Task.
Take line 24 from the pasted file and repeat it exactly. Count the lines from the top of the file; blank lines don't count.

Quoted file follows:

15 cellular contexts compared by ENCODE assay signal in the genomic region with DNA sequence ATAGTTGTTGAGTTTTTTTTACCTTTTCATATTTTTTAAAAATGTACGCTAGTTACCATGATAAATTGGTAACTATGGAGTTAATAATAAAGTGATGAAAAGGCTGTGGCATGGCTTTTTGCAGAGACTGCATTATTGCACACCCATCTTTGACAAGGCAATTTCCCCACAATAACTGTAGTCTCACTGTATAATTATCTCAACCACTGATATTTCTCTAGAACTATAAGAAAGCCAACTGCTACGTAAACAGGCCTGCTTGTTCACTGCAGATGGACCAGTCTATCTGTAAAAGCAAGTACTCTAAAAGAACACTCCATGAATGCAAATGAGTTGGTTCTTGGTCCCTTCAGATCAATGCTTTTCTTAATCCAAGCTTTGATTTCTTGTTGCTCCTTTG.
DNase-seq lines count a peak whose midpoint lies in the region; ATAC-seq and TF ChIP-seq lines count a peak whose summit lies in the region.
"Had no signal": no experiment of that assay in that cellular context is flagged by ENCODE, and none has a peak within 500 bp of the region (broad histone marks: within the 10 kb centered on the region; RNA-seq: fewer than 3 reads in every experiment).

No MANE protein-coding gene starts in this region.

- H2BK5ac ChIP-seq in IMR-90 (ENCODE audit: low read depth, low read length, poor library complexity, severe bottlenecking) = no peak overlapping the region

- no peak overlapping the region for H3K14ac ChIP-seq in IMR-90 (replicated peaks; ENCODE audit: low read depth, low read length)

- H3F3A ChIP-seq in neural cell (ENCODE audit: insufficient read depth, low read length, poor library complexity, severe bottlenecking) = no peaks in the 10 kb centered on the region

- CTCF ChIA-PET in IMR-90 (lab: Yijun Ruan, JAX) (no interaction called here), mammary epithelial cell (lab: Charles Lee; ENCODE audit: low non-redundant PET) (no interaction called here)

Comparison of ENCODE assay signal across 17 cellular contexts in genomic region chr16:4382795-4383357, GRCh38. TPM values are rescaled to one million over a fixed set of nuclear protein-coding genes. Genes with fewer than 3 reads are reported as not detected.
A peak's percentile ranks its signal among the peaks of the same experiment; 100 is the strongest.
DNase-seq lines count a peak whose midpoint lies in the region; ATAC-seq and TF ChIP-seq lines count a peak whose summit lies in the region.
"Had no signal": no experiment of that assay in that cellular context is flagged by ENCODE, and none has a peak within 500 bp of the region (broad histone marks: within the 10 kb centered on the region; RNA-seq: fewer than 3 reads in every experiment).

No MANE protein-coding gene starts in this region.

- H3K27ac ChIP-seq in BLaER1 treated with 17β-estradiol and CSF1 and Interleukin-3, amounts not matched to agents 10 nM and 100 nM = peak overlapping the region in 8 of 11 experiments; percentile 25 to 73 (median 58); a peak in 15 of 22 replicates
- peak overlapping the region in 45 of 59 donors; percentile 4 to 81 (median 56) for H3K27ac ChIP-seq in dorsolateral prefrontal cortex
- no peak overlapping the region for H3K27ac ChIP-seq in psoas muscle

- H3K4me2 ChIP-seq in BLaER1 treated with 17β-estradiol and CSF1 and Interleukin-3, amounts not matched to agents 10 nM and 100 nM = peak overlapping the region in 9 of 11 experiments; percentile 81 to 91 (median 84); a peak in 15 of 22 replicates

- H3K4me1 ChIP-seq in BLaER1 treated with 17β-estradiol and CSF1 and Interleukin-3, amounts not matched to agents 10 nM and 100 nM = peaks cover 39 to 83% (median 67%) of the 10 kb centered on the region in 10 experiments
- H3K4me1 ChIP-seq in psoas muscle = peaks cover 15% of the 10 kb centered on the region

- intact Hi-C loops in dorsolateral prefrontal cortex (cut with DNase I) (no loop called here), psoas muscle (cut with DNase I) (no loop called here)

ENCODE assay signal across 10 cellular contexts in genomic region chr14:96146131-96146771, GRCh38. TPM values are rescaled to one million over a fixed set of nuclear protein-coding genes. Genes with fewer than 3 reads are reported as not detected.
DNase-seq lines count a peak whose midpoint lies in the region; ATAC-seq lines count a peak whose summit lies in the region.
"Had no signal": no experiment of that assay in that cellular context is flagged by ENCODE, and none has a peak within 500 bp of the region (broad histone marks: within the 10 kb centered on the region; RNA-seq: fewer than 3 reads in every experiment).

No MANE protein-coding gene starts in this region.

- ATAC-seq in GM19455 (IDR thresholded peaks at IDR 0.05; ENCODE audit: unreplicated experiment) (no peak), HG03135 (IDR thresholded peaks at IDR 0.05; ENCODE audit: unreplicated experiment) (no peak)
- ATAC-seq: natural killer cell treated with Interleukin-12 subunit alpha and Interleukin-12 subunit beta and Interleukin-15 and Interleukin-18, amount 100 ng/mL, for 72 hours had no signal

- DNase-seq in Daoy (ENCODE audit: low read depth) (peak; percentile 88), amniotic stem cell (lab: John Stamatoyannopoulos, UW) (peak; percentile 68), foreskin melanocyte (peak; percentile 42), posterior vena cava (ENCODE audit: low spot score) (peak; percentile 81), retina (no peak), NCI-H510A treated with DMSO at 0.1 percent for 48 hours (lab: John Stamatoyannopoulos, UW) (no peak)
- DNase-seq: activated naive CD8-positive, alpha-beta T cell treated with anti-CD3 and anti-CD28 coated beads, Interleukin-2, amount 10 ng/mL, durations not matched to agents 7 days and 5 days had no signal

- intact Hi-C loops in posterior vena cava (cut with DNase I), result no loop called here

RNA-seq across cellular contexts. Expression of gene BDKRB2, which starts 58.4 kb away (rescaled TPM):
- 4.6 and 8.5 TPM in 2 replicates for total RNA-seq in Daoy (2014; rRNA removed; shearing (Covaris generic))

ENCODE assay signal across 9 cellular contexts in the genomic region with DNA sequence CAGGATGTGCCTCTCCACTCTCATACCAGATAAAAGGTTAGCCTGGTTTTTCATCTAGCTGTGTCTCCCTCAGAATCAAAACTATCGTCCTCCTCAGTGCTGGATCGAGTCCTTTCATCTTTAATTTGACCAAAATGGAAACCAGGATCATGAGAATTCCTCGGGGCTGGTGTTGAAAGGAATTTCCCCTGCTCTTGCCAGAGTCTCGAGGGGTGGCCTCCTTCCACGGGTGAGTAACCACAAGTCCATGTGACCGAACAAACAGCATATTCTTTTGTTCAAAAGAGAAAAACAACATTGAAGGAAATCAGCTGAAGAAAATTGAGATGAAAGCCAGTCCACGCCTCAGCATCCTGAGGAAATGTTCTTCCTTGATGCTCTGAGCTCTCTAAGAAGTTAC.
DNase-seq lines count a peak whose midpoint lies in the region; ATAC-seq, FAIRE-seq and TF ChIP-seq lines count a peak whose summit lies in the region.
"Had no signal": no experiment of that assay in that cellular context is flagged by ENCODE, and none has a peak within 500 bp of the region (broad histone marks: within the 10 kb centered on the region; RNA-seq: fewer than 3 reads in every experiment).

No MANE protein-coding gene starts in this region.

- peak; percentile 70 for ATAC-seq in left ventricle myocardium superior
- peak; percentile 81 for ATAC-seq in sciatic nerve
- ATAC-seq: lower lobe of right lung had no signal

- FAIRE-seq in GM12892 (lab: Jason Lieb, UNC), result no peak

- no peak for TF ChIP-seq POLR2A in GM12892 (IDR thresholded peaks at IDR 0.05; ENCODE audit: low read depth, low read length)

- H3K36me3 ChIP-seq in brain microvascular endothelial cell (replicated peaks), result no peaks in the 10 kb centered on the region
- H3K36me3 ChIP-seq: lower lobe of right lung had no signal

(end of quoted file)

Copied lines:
No MANE protein-coding gene starts in this region.